Answer: What a wonderful display you must be enjoying!
Your memory is pretty good! Legumes do have the ability to use nitrogen from the air. However, I don't think the fertilizing is the problem. Rather, I suspect the rose has robbed the area of soil moisture and that is what is causing the problem. (Another less likely possibility is that the soil was specially prepared for the rose and thus has some unknown "different" characteristic which could account for a variance in the sweet peas there.)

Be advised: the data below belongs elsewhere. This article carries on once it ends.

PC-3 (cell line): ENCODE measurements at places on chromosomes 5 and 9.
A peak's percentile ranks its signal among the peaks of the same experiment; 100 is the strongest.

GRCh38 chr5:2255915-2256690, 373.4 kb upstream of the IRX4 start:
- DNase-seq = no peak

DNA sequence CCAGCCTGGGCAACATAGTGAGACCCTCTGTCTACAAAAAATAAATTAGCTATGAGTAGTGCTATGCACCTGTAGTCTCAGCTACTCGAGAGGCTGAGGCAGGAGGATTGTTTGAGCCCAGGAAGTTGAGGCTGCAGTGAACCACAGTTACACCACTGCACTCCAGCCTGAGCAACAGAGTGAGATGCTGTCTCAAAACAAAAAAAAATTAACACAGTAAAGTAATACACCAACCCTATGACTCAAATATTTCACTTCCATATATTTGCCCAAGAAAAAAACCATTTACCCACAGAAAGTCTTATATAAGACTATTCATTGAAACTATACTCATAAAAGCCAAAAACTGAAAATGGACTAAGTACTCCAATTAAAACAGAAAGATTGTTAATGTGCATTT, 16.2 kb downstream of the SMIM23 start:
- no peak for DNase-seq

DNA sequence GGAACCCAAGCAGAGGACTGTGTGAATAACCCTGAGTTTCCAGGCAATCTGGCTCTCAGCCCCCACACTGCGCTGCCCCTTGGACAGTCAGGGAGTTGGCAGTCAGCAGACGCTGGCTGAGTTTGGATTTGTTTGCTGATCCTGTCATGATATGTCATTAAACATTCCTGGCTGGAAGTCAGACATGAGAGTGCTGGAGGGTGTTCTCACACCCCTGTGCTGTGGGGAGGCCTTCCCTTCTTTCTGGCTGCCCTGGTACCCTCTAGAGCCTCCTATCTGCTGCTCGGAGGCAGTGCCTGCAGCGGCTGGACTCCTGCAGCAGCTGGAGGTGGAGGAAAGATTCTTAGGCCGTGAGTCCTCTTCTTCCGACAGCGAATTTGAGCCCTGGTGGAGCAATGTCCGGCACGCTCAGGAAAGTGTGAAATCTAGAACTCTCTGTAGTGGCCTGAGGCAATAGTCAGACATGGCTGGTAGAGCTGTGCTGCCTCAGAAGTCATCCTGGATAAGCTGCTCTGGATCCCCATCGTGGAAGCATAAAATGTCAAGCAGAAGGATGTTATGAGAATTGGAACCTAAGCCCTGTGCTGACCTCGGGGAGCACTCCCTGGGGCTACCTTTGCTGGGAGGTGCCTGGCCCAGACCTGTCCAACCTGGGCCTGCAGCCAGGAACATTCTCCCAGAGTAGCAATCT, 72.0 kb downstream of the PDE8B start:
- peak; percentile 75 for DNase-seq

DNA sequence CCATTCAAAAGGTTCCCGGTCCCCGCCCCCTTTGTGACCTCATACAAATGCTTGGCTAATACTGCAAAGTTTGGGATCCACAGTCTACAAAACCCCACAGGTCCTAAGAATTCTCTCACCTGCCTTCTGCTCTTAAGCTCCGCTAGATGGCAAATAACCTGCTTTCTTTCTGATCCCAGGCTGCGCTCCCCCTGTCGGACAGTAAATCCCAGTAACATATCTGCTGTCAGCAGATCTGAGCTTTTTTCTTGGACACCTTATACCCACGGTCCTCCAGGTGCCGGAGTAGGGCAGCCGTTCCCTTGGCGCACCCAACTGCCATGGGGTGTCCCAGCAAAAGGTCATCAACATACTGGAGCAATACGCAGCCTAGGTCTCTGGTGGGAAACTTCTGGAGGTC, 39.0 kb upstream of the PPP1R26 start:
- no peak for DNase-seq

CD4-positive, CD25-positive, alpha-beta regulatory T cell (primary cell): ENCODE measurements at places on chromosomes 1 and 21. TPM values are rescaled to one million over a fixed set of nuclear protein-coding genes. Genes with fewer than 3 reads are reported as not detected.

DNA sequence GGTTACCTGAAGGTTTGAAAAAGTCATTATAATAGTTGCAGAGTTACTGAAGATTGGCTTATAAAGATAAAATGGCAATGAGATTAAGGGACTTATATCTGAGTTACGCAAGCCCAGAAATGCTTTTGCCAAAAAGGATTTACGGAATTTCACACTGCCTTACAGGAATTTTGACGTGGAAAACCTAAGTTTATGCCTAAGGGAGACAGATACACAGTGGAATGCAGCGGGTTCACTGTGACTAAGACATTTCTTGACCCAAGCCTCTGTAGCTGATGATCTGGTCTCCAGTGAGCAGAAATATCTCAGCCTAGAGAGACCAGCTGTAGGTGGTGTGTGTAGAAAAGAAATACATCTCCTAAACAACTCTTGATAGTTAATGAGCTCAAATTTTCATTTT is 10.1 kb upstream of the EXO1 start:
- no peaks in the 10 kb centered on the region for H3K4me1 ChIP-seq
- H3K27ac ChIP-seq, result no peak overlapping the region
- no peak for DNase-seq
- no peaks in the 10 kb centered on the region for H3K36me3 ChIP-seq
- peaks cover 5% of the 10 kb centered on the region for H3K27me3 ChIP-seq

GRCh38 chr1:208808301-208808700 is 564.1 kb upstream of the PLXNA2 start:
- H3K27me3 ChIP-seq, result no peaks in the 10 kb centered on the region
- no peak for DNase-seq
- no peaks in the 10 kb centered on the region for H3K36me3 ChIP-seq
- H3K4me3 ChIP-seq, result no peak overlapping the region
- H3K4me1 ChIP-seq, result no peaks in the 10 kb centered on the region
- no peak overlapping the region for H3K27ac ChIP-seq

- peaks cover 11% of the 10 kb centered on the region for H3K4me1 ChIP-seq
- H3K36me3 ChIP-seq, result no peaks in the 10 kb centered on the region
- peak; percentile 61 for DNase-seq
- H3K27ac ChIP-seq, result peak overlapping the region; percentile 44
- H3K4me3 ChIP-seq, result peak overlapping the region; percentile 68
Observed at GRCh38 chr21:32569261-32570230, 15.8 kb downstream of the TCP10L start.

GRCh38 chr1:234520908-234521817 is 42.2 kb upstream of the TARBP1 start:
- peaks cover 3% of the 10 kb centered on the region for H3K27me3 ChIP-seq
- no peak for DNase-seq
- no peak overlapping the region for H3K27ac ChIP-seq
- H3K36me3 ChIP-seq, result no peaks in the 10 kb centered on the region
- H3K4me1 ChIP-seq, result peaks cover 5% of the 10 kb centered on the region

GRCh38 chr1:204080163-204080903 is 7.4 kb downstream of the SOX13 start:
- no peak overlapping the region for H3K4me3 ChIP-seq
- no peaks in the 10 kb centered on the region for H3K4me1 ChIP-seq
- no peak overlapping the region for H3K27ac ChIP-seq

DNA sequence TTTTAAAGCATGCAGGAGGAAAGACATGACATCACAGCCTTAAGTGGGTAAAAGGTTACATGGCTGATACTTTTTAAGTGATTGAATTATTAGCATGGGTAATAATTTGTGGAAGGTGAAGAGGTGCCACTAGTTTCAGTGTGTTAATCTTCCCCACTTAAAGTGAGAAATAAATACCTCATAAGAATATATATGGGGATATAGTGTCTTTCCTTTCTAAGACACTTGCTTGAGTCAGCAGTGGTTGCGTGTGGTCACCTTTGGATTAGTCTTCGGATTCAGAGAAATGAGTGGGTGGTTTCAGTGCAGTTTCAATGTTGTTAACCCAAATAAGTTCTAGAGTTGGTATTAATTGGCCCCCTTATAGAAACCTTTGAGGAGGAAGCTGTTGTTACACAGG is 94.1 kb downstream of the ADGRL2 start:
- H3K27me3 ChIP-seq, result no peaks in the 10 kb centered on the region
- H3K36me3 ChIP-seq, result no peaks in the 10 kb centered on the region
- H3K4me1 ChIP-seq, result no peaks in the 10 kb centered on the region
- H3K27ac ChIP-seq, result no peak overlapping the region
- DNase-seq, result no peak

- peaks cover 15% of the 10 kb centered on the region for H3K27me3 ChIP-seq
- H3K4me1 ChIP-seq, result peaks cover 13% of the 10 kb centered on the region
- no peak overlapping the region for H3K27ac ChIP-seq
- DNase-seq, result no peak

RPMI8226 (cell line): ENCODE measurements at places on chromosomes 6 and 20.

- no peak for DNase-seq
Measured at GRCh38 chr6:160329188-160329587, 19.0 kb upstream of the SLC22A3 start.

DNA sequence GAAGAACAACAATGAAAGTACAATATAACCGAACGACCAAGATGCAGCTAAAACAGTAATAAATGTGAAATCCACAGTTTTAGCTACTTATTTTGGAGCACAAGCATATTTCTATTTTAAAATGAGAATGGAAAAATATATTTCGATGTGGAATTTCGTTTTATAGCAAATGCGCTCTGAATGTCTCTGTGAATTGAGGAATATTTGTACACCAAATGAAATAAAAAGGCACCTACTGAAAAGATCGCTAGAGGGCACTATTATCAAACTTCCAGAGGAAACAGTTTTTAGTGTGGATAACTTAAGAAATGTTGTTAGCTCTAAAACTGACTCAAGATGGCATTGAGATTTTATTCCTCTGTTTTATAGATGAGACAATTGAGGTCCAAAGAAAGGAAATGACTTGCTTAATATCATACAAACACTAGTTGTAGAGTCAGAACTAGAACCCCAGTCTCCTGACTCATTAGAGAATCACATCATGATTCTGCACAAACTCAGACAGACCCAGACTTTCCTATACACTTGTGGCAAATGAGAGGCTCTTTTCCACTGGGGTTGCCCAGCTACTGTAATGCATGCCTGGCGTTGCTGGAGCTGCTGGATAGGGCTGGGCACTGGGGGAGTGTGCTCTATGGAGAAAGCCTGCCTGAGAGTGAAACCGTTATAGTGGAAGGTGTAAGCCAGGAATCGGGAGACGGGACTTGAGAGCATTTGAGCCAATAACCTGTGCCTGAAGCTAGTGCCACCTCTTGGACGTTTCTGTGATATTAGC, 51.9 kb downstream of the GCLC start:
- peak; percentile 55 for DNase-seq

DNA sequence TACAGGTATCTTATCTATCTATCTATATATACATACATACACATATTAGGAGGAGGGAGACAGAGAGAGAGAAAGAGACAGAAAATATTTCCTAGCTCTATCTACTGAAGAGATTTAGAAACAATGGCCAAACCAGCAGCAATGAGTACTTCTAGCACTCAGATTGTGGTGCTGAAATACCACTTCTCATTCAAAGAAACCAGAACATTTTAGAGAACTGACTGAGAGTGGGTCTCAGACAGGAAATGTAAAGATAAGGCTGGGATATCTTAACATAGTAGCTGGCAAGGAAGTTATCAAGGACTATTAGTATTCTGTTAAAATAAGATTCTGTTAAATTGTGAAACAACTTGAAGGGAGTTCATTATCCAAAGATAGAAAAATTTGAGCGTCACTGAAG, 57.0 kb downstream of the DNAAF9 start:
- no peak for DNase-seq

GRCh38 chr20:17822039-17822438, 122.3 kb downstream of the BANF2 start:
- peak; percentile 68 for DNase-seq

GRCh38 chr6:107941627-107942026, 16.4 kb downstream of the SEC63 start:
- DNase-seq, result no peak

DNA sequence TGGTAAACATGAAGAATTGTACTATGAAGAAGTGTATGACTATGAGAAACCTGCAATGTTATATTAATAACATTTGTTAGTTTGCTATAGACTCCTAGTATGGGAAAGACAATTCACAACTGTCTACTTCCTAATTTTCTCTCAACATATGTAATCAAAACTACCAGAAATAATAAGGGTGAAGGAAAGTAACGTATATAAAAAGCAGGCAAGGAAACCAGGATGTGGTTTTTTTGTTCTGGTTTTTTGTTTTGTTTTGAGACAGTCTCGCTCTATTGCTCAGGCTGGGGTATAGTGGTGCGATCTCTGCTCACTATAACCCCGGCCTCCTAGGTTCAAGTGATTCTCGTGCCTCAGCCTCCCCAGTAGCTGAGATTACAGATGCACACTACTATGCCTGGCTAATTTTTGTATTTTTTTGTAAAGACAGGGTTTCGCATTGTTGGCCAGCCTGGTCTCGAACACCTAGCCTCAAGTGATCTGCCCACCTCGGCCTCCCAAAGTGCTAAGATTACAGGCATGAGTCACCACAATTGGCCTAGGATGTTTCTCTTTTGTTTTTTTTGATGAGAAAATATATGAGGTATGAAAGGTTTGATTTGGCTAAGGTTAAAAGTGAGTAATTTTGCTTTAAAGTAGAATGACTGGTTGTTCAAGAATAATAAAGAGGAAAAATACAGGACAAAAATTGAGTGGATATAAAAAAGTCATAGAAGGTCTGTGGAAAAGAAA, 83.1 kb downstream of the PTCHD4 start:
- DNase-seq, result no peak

Unfortunately, annual sweet peas (Lathyrus odoratus) begin to flag as soon as the weather gets hot and night temperatures are above about 65 degrees. Plants in the driest and/or warmest or sunniest locations will falter first. To try to keep your sweet peas going as long as possible, plant "heat resistant" varieties, keep them well watered, use several inches of mulch to keep the soil temperature as cool as possible, and dead-head regularly.
Good luck with your sweet peas!
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